university to Venezuelans, and I taught American history. [End Tape A, Side 1]

P: All of this is going on before your culmination in 1968 with your degree?

L: Yes.









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P: You=re getting ready for the degree, in fact you're involved with for

down in Caracas. You come back to the United States then?

L: Yes. In those days there were a lot of jobs. Higher education was expanding

and everybody was going to college to avoid the draft, so there were a lot of jobs.

There was a lot of money in higher education. So I applied for a bunch of jobs

by remote control from Caracas and received various offers and chose to go to

Indiana University.

P: Did you apply to the University of Florida, had you heard of it?

L: I would not have applied to the University of Florida, but everybody in Latin

America knew about the University of Florida. It has one of the great libraries of

all time. It was one of the first participants in the movement for Latin-American

studies. It had all the founding people in the field, there were two or three of

them always at Florida.

P: So you knew Curtis Wilkis?

L: Oh yes, sure. Everybody knew Irene Zimmerman, who was the great librarian

for this library. These were all people that were part of our environment.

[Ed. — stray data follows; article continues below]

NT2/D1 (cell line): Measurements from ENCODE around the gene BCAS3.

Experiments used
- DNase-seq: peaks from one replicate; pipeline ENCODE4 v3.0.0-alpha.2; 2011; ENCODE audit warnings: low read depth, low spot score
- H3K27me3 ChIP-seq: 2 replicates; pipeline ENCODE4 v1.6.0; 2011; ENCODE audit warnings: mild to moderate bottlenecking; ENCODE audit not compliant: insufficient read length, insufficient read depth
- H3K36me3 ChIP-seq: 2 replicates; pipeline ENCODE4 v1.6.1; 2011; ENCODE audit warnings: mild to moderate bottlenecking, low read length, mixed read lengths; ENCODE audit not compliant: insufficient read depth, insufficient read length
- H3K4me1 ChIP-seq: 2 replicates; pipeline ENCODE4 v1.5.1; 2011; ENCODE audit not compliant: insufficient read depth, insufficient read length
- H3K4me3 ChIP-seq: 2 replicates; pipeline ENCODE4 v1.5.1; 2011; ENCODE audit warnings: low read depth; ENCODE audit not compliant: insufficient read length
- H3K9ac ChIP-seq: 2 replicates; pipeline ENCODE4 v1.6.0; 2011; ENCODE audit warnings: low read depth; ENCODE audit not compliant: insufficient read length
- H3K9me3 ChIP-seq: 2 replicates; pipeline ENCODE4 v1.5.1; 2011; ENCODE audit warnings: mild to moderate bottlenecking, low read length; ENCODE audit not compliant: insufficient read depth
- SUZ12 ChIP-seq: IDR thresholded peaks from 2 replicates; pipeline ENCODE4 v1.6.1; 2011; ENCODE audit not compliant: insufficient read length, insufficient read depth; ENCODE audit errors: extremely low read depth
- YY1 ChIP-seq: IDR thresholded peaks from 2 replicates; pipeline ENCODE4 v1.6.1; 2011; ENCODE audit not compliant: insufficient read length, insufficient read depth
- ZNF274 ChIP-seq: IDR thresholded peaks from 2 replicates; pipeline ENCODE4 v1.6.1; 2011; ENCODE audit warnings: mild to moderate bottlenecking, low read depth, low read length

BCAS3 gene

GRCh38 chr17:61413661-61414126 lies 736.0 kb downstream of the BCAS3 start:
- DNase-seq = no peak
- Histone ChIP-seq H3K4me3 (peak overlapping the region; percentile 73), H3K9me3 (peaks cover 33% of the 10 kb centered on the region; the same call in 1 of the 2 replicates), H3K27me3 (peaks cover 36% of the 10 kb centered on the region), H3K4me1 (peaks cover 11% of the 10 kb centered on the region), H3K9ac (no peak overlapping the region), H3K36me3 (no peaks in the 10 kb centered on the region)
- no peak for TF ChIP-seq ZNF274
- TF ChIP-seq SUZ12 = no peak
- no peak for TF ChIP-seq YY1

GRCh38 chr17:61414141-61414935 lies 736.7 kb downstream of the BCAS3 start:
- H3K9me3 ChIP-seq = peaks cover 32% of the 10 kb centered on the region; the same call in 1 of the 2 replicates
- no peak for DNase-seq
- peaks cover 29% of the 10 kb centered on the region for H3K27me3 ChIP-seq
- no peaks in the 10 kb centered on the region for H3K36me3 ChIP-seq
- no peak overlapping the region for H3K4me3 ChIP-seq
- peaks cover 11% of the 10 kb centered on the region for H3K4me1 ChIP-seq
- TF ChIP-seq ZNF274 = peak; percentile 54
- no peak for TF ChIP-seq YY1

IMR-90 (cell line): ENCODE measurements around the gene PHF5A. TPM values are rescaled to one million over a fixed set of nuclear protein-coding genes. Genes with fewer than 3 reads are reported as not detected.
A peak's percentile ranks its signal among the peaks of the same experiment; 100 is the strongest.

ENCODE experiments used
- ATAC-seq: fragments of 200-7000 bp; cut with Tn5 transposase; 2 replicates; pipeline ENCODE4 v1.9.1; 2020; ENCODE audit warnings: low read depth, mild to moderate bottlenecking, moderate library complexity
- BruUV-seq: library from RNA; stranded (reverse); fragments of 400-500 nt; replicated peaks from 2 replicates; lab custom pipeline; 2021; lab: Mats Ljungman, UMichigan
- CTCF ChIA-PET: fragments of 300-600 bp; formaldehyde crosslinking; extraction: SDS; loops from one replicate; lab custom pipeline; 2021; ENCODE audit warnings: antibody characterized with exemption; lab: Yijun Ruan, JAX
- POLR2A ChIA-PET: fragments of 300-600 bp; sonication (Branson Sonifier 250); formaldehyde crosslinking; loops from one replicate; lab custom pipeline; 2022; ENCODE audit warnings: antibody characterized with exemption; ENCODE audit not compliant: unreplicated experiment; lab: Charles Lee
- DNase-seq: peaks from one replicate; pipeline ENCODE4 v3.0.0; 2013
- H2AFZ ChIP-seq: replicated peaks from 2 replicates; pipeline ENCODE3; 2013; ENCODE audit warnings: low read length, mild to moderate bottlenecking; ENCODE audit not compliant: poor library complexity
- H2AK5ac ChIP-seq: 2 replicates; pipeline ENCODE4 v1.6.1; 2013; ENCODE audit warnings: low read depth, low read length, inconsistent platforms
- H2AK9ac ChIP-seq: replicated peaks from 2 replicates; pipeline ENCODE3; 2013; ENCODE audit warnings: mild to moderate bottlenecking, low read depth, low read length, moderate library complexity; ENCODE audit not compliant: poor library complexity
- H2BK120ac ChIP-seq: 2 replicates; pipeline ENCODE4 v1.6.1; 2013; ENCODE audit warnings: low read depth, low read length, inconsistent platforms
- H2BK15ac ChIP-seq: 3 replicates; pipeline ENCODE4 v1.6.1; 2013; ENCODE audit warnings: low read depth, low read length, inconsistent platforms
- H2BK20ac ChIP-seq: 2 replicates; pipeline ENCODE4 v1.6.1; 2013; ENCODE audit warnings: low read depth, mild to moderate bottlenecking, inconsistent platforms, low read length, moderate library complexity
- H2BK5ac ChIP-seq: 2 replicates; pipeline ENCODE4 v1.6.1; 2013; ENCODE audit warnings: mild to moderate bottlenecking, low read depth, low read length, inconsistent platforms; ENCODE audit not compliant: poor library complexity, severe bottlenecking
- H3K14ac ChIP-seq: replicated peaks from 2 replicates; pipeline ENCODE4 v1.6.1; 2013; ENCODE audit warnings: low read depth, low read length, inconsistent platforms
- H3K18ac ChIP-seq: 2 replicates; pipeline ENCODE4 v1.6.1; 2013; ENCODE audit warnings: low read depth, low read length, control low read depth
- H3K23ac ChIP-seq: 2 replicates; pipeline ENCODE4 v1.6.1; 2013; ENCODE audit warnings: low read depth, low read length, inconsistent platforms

P: What made you say you would not have applied to the University of Florida?

L: I don't think they had an opening when I was looking.

P: So it was not antipathy?

L: Oh, no.

P: You were just looking for a job.









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L: Yes, I was looking for a job and Indiana had some good people in it whose

names I knew. So I applied to Indiana University and they had this peculiar thing

where the University had regional campuses that were part of the University.

The history department hired all of the personnel who taught history on the

regional campuses. That=s unusual. So I applied there. I didn't want to go to

the other place I applied to which was Santa Barbara. I was offered a job there

too, [at] UC B Santa Barbara, but I didn't want to be in California. So I took the

job in Indiana and we came back and in 1967 we went to Jeffersonville, Indiana,

as members of the history department.

P: Did Indiana have a strong Latin- American program?

L: On the main campus it was strong. Jeffersonville, Indiana had nothing, it was the

end of the Earth.

P: How was the salary scale by comparison with other institutions? Was it enough

to live on?

L: Yes, eight thousand dollars a year.

P: That=s pretty good, for the time.

L: Yeah, that was fine.

P: So you go to Indiana with the snow and ice?

L: No, this is southern Indiana. Jeffersonville, Indiana is across the river from

Louisville, Kentucky.

P: So you're almost in the South.

L: Oh, very South, very South.









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P: During the Civil War, they couldn't figure out which side to support.

L: I think they still don't. It was a wonderful place, we had a great time. It was a

tiny little campus trying to invent itself, [with] temporary buildings. There were